Streaming was a major topic of discussion Wednesday at TheWrap’s annual business conference TheGrill as Hollywood continues to push forward into a much more competitive digital market with customers now far more likely to subscribe to fewer services for shorter periods of time.
Dallas Lawrence, senior vice president at analytics company Samba TV, calls these customers “subscription cyclers,” and his company’s data shows that the churn that is their hallmark will only increase in number in the years to come. Samba found in a poll of 2,000 adults that just over 40% of millennial and Gen Z streaming viewers have canceled a streaming service immediately after watching a single series they were interested in and subscribed to another service in the past six months.
Approximately 75% of those surveyed in those generational groups, along with two-third of Gen X customers and 41% of boomers say they are likely to cycle subscriptions in the next six months. While early streaming services like Netflix first gained popularity because of the sheer volume of content they offered, Samba has found that the majority of customers in today’s market are attracted to a service based on a newly released title but are much more likely to cancel after finishing that series or film.
The survey also found that the top motivation behind cycling isn’t to save money but because of a lack of interest in many titles on a service. 55% of those polled said that there was only one title on a service that they are interested in.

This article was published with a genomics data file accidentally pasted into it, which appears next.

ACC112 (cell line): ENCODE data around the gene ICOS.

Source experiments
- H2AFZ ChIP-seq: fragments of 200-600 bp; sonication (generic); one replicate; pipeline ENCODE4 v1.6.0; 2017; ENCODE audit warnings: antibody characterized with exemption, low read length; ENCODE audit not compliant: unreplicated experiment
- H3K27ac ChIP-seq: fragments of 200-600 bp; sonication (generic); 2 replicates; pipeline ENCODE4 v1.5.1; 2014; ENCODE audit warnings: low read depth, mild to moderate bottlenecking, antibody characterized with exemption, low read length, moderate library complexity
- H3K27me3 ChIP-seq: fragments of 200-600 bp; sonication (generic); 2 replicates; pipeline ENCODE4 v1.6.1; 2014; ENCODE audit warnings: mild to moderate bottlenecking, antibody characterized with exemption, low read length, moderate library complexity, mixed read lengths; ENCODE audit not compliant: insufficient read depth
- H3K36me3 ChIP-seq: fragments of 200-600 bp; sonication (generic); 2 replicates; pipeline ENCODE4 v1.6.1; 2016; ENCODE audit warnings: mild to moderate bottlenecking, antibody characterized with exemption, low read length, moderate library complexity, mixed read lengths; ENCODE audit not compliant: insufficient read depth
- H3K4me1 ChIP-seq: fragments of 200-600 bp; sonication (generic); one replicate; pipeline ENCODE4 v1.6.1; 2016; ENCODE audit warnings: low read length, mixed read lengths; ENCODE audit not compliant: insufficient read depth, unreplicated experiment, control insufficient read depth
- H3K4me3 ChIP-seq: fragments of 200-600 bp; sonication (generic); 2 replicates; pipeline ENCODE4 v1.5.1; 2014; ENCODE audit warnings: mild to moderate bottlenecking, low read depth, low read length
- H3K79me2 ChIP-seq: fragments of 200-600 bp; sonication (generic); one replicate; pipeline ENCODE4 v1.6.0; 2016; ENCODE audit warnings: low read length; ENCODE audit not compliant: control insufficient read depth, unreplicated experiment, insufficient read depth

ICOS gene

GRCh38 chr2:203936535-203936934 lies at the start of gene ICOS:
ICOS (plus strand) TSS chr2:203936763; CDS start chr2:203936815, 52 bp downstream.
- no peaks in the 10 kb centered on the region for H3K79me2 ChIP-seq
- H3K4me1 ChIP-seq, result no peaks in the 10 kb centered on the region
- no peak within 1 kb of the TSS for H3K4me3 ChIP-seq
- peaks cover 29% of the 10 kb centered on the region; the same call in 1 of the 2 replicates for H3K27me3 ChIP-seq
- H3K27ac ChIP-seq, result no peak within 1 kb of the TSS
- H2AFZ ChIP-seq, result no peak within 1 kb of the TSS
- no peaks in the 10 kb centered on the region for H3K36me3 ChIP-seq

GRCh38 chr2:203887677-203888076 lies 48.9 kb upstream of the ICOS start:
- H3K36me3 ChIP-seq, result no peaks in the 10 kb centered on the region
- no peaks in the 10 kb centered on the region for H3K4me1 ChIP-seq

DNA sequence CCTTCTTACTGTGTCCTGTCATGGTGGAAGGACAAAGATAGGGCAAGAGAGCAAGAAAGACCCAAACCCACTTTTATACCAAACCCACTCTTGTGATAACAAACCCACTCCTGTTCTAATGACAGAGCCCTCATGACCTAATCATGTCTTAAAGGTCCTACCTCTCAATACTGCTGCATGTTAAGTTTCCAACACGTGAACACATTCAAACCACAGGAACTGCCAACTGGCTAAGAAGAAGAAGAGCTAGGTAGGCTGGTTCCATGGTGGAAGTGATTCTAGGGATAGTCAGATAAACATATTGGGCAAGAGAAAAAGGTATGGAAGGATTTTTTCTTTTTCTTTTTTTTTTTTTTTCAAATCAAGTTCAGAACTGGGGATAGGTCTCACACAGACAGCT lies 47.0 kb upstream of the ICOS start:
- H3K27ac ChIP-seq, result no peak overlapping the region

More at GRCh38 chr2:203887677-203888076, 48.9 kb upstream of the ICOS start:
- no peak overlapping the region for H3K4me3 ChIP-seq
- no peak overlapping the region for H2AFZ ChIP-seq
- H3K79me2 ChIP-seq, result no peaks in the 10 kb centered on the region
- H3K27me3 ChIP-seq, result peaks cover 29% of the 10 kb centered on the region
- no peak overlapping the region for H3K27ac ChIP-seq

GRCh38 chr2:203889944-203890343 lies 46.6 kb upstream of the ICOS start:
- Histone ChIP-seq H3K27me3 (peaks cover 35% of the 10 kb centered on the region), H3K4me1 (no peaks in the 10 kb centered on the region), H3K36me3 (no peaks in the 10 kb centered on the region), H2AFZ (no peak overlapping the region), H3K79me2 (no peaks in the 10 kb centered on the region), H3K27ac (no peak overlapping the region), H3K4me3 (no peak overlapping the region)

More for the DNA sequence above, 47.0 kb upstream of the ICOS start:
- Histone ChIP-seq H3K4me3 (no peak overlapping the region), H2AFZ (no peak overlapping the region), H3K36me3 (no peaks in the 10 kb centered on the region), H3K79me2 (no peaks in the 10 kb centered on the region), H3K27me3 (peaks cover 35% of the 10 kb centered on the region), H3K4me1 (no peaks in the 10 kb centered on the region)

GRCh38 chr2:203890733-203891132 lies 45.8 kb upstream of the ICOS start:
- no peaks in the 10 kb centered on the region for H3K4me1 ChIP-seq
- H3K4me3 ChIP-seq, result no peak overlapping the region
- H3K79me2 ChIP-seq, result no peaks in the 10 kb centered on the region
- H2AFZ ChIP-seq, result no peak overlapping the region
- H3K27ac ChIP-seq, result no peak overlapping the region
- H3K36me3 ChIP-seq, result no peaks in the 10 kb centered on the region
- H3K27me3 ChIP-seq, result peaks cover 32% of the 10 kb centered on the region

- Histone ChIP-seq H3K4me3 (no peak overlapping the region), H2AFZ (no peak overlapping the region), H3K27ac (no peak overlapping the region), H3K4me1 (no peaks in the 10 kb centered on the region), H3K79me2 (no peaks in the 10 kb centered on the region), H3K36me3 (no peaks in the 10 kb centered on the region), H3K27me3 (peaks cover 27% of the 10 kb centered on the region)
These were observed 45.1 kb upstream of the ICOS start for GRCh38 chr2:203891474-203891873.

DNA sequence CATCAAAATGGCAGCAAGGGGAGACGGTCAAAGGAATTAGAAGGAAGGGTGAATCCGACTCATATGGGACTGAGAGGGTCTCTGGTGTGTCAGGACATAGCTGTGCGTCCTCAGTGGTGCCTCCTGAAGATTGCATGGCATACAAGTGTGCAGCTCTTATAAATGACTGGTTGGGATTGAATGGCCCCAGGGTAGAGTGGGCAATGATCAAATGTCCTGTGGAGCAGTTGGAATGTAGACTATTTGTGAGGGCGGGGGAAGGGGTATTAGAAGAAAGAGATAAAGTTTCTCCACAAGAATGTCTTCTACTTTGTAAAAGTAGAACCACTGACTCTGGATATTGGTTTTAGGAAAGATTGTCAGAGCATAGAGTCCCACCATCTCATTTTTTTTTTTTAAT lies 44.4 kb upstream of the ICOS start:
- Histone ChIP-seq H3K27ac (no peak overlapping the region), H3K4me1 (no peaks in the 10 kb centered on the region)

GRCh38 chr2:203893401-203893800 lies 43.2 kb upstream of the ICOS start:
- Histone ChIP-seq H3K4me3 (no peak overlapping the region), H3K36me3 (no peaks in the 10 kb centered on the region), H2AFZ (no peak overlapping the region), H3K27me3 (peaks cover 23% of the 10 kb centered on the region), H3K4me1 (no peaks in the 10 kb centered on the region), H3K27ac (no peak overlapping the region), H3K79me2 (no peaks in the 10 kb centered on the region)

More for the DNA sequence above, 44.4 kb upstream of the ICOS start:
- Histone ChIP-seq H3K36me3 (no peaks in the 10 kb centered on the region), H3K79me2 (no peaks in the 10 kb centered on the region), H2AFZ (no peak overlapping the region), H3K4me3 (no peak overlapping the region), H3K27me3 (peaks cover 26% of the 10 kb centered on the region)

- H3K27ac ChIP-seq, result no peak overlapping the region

“Once you dip your toes in, you tend to want to keep doing it,” Lawrence said. “Gen Z does it two or three times, not just once, so they are dining and dashing on a regular basis.”
In this new market, Lawrence recommended that streamers invest more in marketing subsequent seasons of successful TV shows on other digital platforms viewers may have cycled to raise as much awareness as possible among of its fans that new episodes are available right when they premiere.
He also recommends that studios pivot to releasing shows in two volumes as opposed to a single season-wide release or one new episode per week. It is a strategy which Netflix successfully used for its latest season of “Stranger Things” and which Disney+ is using for its latest “Star Wars” series “Andor.”
“The person who watched season 1, of course you want to market season 2 to them. But what if they have already cycled to another platform?” Lawrence said. “You need to follow them to linear, to mobile, to other AVOD platforms…and you need to market to them early, within two weeks of release. That’s the attention span of these viewers when it comes to new content.”
Watch video of Samba TV’s presentation above.
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